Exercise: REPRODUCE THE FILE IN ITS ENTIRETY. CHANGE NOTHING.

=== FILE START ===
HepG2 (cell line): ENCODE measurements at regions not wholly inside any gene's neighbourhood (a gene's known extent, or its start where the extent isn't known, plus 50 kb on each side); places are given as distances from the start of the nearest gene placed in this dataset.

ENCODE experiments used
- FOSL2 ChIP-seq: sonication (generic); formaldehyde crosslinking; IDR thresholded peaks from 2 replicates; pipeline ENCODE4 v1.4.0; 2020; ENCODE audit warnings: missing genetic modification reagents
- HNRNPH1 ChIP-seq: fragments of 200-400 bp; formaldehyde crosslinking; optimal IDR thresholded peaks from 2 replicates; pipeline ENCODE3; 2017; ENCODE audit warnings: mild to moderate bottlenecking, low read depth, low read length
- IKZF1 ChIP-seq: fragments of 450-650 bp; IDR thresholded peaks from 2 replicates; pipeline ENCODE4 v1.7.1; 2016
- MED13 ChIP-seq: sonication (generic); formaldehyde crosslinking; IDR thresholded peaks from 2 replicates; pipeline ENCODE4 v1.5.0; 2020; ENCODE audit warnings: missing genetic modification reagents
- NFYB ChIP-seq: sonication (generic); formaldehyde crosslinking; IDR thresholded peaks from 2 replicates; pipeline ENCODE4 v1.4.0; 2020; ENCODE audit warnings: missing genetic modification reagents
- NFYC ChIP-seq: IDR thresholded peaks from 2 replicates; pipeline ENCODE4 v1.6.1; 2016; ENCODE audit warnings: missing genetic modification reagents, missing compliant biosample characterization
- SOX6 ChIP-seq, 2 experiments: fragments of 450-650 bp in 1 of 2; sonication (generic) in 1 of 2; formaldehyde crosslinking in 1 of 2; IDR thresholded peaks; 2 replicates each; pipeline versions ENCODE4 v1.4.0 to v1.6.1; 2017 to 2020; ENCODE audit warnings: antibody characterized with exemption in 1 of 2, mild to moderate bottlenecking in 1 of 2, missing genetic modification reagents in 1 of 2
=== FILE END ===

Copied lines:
HepG2 (cell line): ENCODE measurements at regions not wholly inside any gene's neighbourhood (a gene's known extent, or its start where the extent isn't known, plus 50 kb on each side); places are given as distances from the start of the nearest gene placed in this dataset.

ENCODE experiments used
- FOSL2 ChIP-seq: sonication (generic); formaldehyde crosslinking; IDR thresholded peaks from 2 replicates; pipeline ENCODE4 v1.4.0; 2020; ENCODE audit warnings: missing genetic modification reagents
- HNRNPH1 ChIP-seq: fragments of 200-400 bp; formaldehyde crosslinking; optimal IDR thresholded peaks from 2 replicates; pipeline ENCODE3; 2017; ENCODE audit warnings: mild to moderate bottlenecking, low read depth, low read length
- IKZF1 ChIP-seq: fragments of 450-650 bp; IDR thresholded peaks from 2 replicates; pipeline ENCODE4 v1.7.1; 2016
- MED13 ChIP-seq: sonication (generic); formaldehyde crosslinking; IDR thresholded peaks from 2 replicates; pipeline ENCODE4 v1.5.0; 2020; ENCODE audit warnings: missing genetic modification reagents
- NFYB ChIP-seq: sonication (generic); formaldehyde crosslinking; IDR thresholded peaks from 2 replicates; pipeline ENCODE4 v1.4.0; 2020; ENCODE audit warnings: missing genetic modification reagents
- NFYC ChIP-seq: IDR thresholded peaks from 2 replicates; pipeline ENCODE4 v1.6.1; 2016; ENCODE audit warnings: missing genetic modification reagents, missing compliant biosample characterization
- SOX6 ChIP-seq, 2 experiments: fragments of 450-650 bp in 1 of 2; sonication (generic) in 1 of 2; formaldehyde crosslinking in 1 of 2; IDR thresholded peaks; 2 replicates each; pipeline versions ENCODE4 v1.4.0 to v1.6.1; 2017 to 2020; ENCODE audit warnings: antibody characterized with exemption in 1 of 2, mild to moderate bottlenecking in 1 of 2, missing genetic modification reagents in 1 of 2